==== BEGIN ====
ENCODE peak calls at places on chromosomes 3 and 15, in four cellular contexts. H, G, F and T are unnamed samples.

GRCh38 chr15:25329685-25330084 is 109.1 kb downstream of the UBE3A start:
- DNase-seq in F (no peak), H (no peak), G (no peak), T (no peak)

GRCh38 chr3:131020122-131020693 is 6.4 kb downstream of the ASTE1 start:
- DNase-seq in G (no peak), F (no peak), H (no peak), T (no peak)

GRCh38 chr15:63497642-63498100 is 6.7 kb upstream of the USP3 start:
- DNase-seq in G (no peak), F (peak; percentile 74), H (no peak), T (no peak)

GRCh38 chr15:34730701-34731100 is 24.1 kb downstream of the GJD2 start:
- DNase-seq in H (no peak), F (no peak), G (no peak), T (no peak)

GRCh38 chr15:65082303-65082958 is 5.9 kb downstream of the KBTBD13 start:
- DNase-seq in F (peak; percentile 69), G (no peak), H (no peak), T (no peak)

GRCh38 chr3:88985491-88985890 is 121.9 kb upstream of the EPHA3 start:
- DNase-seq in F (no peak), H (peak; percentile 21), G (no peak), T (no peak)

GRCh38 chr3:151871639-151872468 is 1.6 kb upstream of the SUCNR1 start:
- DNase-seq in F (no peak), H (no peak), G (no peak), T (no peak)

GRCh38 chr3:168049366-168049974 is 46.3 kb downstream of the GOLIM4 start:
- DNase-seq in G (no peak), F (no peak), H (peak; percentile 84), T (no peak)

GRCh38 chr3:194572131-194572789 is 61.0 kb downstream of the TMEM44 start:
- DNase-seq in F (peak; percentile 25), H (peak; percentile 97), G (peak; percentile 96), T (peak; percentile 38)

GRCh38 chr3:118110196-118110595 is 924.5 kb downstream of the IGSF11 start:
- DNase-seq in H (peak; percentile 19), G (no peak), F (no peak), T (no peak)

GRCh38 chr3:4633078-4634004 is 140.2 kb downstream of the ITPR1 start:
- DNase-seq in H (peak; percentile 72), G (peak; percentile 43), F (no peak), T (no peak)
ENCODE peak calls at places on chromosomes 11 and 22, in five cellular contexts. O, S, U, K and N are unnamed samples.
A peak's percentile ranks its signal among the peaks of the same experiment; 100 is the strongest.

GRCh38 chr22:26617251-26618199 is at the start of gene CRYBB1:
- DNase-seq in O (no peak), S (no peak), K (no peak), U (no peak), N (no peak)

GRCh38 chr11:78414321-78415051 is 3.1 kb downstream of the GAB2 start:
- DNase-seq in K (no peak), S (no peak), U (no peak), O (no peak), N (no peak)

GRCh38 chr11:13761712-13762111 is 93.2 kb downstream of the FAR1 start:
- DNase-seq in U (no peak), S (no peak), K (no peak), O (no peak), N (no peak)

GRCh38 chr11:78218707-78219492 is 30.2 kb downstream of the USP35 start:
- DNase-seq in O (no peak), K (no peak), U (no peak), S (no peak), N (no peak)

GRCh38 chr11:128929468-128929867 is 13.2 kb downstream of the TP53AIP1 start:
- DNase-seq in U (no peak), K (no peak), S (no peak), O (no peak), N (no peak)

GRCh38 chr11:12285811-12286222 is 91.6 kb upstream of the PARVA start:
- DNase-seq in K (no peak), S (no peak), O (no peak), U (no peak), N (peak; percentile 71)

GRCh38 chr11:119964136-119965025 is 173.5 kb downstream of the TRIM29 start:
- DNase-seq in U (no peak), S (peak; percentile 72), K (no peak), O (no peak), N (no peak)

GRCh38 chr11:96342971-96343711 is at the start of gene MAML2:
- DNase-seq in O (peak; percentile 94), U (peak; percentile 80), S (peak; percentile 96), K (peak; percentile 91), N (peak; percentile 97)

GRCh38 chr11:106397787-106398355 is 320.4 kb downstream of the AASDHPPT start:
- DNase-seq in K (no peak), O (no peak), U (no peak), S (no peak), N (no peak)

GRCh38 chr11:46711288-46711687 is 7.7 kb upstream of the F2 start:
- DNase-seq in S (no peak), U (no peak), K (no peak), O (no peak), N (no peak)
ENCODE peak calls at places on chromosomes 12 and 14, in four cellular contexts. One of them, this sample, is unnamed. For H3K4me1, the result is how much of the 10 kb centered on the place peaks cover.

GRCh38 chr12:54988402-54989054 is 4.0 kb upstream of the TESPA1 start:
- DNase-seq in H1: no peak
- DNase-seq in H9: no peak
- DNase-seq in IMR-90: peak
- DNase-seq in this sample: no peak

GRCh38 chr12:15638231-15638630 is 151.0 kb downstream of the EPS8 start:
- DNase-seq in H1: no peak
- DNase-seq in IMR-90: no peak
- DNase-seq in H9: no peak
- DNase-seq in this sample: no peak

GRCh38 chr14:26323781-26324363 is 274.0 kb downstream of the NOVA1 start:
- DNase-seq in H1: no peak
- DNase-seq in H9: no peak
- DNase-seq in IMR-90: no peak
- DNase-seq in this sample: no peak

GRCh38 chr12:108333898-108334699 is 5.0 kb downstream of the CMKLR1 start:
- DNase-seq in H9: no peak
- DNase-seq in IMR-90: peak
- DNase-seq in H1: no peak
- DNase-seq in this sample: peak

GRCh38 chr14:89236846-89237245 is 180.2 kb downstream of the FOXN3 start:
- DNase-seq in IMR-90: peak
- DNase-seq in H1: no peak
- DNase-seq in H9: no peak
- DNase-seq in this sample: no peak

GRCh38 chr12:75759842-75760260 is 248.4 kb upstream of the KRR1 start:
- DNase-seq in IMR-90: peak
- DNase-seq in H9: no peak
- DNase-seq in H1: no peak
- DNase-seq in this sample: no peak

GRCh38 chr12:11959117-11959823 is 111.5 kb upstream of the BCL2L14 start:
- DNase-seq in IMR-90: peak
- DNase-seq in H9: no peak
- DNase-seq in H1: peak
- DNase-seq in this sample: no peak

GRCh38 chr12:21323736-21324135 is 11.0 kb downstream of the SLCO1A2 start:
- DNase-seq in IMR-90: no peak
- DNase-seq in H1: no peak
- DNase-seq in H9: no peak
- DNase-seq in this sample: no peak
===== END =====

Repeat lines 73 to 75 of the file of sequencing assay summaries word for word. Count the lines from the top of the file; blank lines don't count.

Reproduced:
- DNase-seq in IMR-90: peak
- DNase-seq in H9: no peak
- DNase-seq in H1: no peak